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It's Travis' Turn: The disconcerting trend of book banning

The following is an opinion column written by an Echo Press editorial staff member. It does not necessarily reflect the views of the Echo Press.

Our turn
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It's a movement that is, unfortunately, picking up speed across the country, both in school and community libraries.

The banning of specific books from these institutions is not a new development, but it is one that is gaining momentum. According to the American Library Association, the number of books being challenged is at an all-time high, with a total of 729 complaints against 1,527 different books in 2021.

By comparison, the usual number of challenges is around 300-500.

Each year the ALA's Office for Intellectual Freedom publishes a list of the most-challenged books. The list for 2021 is the following: Gender Queer by Maia Kobabe, Lawn Boy by Jonathan Evison, All Boys Aren't Blue by George M. Johnson, Out of Darkness by Ashley Hope Perez, The Hate U Give by Angie Thomas, The Absolutely True Diary of a Part-Time Indian by Sherman Alexie, Me and Earl and the Dying Girl by Jesse Andrews, The Bluest Eye by Toni Morrison, This Book is Gay by James Dawson and Beyond Magenta by Susan Kuklin.

Regardless of the reasoning behind the challenges (although it should be noted that most of these books involve minorities in some way, be they people of color or those in the LGBTIQA+ community) the end result is the same: A limit on the exchange of ideas.

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That's what most bans come down to. "I don't like what this book says, so I don't want anyone else to read it, either."

You are perfectly free to dislike what a book — any book — says. But when you take it upon yourself to become the paradigm of taste and morality by which everybody else must be judged, I take issue.

Nobody is so important that they can dictate how another person chooses to spend their time.

If you don't like a book, don't read it. If you don't want your kids to read it, take steps to make sure that they don't, and tell them why. But don't try to be a parent to all the other kids in the world, and the adults, as well. It's a stance that reeks of entitlement and arrogance.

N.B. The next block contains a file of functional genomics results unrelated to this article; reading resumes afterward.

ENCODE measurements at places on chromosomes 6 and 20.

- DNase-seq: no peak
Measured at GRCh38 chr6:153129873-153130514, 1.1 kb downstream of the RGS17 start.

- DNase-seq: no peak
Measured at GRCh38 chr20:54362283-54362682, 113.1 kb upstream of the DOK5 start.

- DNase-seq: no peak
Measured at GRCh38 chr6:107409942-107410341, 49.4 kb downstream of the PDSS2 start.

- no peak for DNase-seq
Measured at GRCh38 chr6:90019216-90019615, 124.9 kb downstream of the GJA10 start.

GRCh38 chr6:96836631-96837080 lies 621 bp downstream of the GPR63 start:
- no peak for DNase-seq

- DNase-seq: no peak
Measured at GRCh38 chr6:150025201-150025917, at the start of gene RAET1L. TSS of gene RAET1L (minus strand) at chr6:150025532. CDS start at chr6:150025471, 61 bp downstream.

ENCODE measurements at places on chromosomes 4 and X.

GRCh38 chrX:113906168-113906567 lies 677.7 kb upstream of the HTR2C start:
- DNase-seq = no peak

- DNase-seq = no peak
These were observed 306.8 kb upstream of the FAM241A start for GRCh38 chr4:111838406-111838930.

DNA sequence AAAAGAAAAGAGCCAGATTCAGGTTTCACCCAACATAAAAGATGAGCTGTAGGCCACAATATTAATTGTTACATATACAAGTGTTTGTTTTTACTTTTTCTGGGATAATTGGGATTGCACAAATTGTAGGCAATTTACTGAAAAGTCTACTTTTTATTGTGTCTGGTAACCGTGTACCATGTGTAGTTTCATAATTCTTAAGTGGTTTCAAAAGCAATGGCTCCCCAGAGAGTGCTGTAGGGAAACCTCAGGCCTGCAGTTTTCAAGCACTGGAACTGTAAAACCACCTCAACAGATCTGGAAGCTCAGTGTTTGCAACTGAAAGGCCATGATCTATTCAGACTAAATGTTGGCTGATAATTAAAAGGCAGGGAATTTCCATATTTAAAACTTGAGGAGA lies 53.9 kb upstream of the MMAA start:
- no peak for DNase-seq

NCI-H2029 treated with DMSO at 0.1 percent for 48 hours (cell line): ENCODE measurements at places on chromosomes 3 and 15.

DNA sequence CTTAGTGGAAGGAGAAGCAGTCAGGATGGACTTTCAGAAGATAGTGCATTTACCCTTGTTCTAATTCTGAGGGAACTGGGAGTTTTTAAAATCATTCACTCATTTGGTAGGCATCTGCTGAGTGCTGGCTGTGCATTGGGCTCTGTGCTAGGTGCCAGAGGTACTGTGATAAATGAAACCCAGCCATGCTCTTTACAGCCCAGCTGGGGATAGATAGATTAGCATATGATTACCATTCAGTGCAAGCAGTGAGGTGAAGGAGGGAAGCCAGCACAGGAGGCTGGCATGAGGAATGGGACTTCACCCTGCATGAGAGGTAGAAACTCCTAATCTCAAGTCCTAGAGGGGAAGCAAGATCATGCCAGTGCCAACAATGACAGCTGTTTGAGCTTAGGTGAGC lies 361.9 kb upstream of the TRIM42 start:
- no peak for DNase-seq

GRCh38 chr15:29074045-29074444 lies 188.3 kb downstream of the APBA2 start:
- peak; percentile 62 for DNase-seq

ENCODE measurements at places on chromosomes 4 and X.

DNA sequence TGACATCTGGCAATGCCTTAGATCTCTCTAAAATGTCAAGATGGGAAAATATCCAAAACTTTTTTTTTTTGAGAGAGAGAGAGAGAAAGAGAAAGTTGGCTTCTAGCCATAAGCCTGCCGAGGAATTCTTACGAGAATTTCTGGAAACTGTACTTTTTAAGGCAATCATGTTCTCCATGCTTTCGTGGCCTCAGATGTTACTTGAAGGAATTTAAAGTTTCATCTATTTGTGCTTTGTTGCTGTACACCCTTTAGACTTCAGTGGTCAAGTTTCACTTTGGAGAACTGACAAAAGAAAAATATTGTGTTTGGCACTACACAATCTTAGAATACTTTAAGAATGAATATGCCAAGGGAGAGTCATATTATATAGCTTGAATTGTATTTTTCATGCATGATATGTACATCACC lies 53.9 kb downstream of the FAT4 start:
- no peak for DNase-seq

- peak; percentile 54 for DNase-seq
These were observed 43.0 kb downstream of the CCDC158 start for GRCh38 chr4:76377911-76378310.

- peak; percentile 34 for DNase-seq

There are books I don't like, yet I would never take it upon myself to ensure that other people didn't have the chance to read them if they wanted. The fact that I dislike an idea does not mean it has no right to exist.

I often think of my grandfather in this situation. As far as I know, he was against abortion. Yet one day when I was driving him to the grocery store he noticed a group of people protesting outside of a Planned Parenthood location.

On seeing them, he rolled down his window and yelled, "Get a job! Freedom of choice!"

That's kind of how I feel about book banning. We all have a choice to make. Read the book or don't — make that choice for yourself, and yourself alone.

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Remember, no idea is so dangerous that it shouldn't be discussed and debated. That's what learning is all about. When you begin to place limits on the kinds of ideas that are up for discussion, you're limiting yourself and the people around you. And that's a shame.

Sept. 18-24 is officially recognized as Banned Books Week. Why not challenge yourself to read something you know you'll disagree with? You might be surprised at what you learn.

“It’s Our Turn” is a weekly column that rotates among members of the Echo Press editorial staff.

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The following is an opinion column written by an Echo Press editorial staff member. It does not necessarily reflect the views of the Echo Press.

Opinion by Travis Gulbrandson
Travis Gulbrandson covers several beats, including Osakis School Board and Osakis City Council, along with the Brandon-Evansville School Board. His focus will also be on crime and court news.
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